LGBTQ+ Reading Bucket List for this Pride Month

Happy Pride Month!

This marks a time dedicated to celebrating the voices, faces, contributions, and lives of anyone identifying as LGBTQ+. This month is the time to shine a light on LGBTQ+ portrayal and representation, both in real life and in media.

We often search for ourselves in fiction. We seek characters whose suffering, sustaining, empowering, and encouraging stories resonate with ours. We want to know we’re not alone and there are others like us. For many queer young adults, the time after high school graduation— whether they leave home for college or for other opportunities — is a period of self-exploration and coming to terms with their sexual orientation or gender identity. Reading books with characters facing similar situations can mean the world to an LGBTQ person in their late teens or early twenties and help them feel understood. Books help us grow and process the world around us, too.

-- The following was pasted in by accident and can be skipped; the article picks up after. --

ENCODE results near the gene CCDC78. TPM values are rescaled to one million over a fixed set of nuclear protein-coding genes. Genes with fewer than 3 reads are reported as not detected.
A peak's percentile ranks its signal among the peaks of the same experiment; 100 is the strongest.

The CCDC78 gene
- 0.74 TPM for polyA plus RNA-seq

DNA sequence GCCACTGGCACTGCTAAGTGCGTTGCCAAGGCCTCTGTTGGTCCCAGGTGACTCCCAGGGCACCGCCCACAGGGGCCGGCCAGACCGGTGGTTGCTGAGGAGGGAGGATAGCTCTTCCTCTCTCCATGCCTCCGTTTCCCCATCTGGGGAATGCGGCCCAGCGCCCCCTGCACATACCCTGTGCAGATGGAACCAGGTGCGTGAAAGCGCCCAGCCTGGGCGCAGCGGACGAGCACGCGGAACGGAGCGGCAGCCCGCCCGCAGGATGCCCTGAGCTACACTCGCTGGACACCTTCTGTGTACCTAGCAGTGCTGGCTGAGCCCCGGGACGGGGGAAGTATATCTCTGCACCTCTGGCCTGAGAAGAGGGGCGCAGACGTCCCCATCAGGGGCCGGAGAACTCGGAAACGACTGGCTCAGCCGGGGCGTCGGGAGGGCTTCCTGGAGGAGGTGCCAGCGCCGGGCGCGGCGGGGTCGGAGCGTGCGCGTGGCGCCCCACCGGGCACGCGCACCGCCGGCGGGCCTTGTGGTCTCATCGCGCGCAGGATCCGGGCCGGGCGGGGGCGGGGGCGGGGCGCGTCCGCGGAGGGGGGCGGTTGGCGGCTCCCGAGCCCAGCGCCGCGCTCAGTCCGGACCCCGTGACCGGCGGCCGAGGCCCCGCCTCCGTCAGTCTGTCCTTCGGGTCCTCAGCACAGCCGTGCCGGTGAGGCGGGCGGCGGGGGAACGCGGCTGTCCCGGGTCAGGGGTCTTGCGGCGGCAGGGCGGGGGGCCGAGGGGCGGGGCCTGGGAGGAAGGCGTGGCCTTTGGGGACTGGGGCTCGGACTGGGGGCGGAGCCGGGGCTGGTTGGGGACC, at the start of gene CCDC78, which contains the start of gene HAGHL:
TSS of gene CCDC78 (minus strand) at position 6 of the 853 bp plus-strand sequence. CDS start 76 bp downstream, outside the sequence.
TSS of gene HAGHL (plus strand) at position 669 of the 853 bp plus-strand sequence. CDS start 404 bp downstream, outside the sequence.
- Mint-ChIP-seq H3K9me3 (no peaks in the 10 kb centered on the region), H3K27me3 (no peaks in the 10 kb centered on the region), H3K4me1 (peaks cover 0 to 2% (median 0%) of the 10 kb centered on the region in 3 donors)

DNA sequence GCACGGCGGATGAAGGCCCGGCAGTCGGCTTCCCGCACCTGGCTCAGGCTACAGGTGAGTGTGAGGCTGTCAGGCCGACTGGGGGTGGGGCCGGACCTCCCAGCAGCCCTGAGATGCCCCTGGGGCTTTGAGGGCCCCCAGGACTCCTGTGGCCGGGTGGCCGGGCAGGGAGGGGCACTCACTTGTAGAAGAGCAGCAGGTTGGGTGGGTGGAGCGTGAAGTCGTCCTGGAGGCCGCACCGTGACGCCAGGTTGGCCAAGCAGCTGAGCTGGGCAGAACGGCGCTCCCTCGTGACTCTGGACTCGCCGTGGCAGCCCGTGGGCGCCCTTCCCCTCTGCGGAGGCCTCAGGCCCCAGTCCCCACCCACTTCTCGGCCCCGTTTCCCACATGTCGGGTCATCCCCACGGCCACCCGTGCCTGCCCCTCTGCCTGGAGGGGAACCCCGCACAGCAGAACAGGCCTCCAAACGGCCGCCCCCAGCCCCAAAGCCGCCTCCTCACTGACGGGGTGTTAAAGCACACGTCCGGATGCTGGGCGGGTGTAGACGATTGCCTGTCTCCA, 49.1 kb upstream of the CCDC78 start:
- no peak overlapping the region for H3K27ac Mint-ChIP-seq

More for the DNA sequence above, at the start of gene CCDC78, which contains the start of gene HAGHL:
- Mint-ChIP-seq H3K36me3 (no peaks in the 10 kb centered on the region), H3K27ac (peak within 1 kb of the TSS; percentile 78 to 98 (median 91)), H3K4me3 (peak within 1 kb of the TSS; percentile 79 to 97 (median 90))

In honor of this month’s celebrations, we at YOOF Magazine put together a list of the best LGBTQ young adult (YA) books that will bring you to tears, make your heart swell, and reinforce self-love, tolerance, and acceptance. This diverse LGBTQ books list is perfect for both teens and adults but features titles that are mostly categorized under young adults.

Red, White & Royal Blue by Casey McQuiston

Casey McQuiston’s debut novel Red, White & Royal Blue is a lighthearted, delectable combination of two of America’s favorite pastimes: the British royals and politics, with just the right amount of scandal.

It’s one of those rare books that you keep thinking about hours, even days after reading it. You replay all your favorite parts in your mind, rehear all your favorite lines and you wish, wish, wish the author would hurry up and write another book so that you can devour it in the same manner.

Let’s Talk About Love by Claire Kann